Acupuncture in low back pain
Evidence SummariesLevel of Evidence = C
Acupuncture for chronic low-back pain may be more effective than no treatment or sham treatment for pain relief and functional improvement in the short-term. When added to other conventional therapies, it may relieve pain and improve function better than the conventional therapies alone. However, effects are only small. The evidence for patients with acute low back pain is sparse and inconclusive.
A Cochrane review 1 included 35 trials with a total of 2,861 subjects. Twenty of the 35 included RCTs were published in English, seven in Japanese, five in Chinese and one each in Norwegian, Polish and German. The results from three trials of acupuncture for acute low-back pain do not justify firm conclusions, because of small sample sizes and low methodological quality of the studies. For chronic low-back pain there is evidence of pain relief and functional improvement for acupuncture, compared to no treatment or sham therapy. These effects were only observed immediately after the end of the sessions and at short-term follow-up (up to three weeks after the end of the session). There is evidence that acupuncture, added to other conventional therapies, relieves pain and improves function better than the conventional therapies alone. However, effects are only small. The average pain reduction (measured by continuous scales such as the VAS) in the group that received acupuncture for chronic low-back pain was 32% compared to 23% in those who received sham therapies and 6% in those who received no treatment.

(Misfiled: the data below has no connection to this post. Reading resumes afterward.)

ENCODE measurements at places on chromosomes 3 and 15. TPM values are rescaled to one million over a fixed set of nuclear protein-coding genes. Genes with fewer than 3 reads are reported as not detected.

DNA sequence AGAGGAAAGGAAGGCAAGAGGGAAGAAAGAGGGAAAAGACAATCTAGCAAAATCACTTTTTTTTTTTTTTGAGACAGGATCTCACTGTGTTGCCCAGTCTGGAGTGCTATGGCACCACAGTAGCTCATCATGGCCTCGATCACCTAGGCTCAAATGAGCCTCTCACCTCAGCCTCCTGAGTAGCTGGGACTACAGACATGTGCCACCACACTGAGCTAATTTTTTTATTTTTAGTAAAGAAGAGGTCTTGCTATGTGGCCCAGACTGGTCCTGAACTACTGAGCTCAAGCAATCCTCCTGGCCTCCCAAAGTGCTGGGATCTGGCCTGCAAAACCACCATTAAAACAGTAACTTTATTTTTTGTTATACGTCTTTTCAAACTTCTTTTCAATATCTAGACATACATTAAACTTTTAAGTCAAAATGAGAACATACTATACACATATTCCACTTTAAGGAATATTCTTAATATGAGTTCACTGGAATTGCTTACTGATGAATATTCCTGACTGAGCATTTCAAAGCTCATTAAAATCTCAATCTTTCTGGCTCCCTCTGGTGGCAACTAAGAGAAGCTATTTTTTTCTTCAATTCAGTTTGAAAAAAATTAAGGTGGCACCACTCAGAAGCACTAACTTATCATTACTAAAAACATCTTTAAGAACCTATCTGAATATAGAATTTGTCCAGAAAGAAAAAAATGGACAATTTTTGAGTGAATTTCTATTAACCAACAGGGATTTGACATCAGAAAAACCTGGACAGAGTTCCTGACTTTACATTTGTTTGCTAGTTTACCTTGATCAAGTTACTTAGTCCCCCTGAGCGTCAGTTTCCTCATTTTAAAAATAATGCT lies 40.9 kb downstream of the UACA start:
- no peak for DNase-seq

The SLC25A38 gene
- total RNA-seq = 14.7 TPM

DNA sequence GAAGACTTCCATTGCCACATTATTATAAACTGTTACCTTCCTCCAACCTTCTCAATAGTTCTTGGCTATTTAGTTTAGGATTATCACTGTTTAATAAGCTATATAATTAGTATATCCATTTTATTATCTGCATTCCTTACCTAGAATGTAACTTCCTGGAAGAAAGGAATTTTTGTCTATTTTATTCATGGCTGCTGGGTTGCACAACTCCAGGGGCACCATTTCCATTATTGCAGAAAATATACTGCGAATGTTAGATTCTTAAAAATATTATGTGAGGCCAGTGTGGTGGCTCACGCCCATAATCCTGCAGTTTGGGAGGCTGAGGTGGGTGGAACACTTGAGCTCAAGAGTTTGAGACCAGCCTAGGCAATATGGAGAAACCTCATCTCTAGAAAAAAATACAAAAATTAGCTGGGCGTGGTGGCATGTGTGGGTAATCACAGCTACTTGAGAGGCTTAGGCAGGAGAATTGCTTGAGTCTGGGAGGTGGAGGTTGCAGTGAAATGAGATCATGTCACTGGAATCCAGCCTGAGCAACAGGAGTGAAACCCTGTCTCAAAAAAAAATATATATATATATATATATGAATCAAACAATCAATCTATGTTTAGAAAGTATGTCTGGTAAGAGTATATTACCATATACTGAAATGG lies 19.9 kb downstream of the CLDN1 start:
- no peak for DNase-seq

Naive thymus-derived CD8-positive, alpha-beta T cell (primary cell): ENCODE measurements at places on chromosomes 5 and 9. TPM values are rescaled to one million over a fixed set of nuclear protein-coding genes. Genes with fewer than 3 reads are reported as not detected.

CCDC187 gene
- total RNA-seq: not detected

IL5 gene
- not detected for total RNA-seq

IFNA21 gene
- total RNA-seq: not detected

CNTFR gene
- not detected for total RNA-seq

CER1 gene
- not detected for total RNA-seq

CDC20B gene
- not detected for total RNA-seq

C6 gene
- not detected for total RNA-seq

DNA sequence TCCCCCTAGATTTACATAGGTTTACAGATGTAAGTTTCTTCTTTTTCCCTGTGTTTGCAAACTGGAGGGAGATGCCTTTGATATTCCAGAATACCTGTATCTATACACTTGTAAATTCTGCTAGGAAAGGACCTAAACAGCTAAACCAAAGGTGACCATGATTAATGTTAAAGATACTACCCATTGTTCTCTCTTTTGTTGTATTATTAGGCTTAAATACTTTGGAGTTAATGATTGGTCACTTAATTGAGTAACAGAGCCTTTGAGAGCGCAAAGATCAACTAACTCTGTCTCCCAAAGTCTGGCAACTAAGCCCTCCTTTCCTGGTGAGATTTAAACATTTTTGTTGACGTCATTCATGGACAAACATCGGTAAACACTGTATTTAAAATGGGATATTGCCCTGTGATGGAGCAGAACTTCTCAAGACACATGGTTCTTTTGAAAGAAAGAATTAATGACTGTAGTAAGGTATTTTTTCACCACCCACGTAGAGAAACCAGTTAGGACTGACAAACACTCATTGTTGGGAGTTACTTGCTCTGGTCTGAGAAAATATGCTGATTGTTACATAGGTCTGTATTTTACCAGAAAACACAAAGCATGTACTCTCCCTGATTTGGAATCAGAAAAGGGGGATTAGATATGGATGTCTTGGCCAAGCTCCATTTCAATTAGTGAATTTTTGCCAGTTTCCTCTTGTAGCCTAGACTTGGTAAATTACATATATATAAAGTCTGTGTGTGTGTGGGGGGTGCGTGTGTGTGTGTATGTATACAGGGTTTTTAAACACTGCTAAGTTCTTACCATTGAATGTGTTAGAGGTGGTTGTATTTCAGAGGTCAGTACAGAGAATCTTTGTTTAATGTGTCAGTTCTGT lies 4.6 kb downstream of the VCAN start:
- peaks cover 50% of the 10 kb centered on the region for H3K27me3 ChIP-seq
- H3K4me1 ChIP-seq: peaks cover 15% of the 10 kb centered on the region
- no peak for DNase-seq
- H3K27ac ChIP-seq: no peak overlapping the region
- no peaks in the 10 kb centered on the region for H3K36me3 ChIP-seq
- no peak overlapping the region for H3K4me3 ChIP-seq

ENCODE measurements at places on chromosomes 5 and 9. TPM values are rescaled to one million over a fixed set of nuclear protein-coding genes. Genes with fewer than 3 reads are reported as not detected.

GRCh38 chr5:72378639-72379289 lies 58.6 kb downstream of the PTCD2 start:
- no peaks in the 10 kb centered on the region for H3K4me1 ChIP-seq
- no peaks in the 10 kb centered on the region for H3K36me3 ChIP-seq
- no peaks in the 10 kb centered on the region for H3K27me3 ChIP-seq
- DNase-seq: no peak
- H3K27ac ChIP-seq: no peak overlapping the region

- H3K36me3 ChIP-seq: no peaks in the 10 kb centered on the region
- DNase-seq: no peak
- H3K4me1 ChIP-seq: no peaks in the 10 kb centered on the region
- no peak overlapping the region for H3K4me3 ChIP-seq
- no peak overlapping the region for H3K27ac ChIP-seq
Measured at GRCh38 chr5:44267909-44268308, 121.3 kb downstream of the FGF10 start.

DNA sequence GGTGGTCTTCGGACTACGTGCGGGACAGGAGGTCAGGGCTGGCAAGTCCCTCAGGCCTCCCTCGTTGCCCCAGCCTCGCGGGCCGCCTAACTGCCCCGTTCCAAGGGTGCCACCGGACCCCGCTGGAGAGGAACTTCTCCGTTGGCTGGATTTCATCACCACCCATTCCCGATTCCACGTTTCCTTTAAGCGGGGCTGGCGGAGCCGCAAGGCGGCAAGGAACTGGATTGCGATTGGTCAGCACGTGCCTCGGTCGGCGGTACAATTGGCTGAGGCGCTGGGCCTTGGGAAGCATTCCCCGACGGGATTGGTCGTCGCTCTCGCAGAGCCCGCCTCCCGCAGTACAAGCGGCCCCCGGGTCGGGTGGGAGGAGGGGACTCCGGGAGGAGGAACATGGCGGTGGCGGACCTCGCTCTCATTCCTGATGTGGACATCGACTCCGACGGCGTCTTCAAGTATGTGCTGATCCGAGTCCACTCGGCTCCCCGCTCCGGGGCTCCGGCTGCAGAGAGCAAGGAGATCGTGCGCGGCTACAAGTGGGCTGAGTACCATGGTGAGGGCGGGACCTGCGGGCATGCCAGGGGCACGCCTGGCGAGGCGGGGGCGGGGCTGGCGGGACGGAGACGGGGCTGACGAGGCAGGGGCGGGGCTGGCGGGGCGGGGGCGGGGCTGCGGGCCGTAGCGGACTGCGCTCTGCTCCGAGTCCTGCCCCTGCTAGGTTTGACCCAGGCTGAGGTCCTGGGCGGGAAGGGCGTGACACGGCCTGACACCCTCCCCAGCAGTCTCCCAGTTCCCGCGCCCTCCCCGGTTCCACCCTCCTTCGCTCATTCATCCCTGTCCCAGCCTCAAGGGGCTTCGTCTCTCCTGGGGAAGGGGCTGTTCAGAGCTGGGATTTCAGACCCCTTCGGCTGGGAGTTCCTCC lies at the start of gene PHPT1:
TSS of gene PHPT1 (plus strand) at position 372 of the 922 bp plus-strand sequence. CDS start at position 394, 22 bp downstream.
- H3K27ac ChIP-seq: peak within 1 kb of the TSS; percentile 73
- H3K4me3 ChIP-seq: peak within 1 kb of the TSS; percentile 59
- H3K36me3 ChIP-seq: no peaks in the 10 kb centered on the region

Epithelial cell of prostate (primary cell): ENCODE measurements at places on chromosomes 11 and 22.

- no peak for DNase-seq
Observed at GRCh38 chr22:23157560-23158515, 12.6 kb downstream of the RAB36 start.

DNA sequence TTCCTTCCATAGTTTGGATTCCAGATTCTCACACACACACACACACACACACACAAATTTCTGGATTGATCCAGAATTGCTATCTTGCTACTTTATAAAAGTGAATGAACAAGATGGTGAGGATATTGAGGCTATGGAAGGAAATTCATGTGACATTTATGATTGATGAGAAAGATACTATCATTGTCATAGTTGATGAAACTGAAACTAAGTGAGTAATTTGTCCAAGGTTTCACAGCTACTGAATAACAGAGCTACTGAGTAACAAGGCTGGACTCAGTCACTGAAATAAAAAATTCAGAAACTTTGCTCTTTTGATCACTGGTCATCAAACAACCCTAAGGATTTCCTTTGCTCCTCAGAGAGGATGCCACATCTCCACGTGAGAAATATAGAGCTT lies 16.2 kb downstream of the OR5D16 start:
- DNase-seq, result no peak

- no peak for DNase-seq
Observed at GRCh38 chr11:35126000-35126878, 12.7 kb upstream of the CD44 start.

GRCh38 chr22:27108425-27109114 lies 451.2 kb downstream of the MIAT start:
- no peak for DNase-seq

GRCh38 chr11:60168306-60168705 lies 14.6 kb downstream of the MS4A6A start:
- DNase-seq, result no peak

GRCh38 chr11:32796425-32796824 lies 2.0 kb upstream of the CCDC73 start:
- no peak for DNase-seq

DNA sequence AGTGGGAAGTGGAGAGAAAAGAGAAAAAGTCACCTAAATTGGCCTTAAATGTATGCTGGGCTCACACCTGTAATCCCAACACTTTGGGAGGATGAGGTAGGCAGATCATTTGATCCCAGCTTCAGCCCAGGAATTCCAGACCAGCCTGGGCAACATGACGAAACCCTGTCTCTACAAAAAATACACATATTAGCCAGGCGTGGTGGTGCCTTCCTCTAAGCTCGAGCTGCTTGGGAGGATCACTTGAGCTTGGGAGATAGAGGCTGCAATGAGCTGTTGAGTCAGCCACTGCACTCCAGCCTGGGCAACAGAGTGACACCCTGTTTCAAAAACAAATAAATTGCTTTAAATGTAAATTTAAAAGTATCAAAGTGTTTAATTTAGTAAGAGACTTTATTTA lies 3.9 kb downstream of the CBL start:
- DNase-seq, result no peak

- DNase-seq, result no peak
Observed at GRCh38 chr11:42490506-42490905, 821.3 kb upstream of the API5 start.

A systematic review 2 including 33 RCTs (n=2,300) was abstracted in DARE. Studies of Chinese, Japanese and Western style acupuncture were eligible for inclusion. 22 studies (n=1,805) were included in a random-effects meta-analysis. In chronic low back pain, there was a statistically significant improvement in short-term pain relief with acupuncture in comparison with sham acupuncture (SMD 0.58, 95% CI 0.36 to 0.80; 4 studies), sham TENS (SMD 0.42, 95% CI 0.05 to 0.79; 3 studies) and no additional treatment (SMD 0.69, 95% CI 0.40 to 0.98; 8 studies). The improvement in long-term (the measurement closest to 6 months after therapy) pain relief with acupuncture in comparison with sham TENS (SMD 0.62, 95% CI 0.03 to 1.22; 2 studies) and no additional treatment (SMD 0.74, 95% CI 0.02 to 1.47; 5 studies) was not statistically significant. There was a statistically significant improvement in short-term functioning effects with acupuncture in comparison with no additional treatment (SMD 0.62, 95% CI 0.30 to 0.95; 6 studies). The evidence for patients with acute pain was sparse and inconclusive. There was no evidence that acupuncture is more effective than other active therapies.
Comment: The quality of evidence is downgraded by severe study limitations (e.g. lack of allocation concealment).
1. Furlan AD, van Tulder MW, Cherkin DC, Tsukayama H, Lao L, Koes BW, Berman BM. Acupuncture and dry-needling for low back pain. Cochrane Database Syst Rev 2005 Jan 25;(1):CD001351. [PMID:15674876]
2. Manheimer E, White A, Berman B, Forys K, Ernst E. Meta-analysis: acupuncture for low back pain. Ann Intern Med 2005 Apr 19;142(8):651-63. [PMID:15838072]
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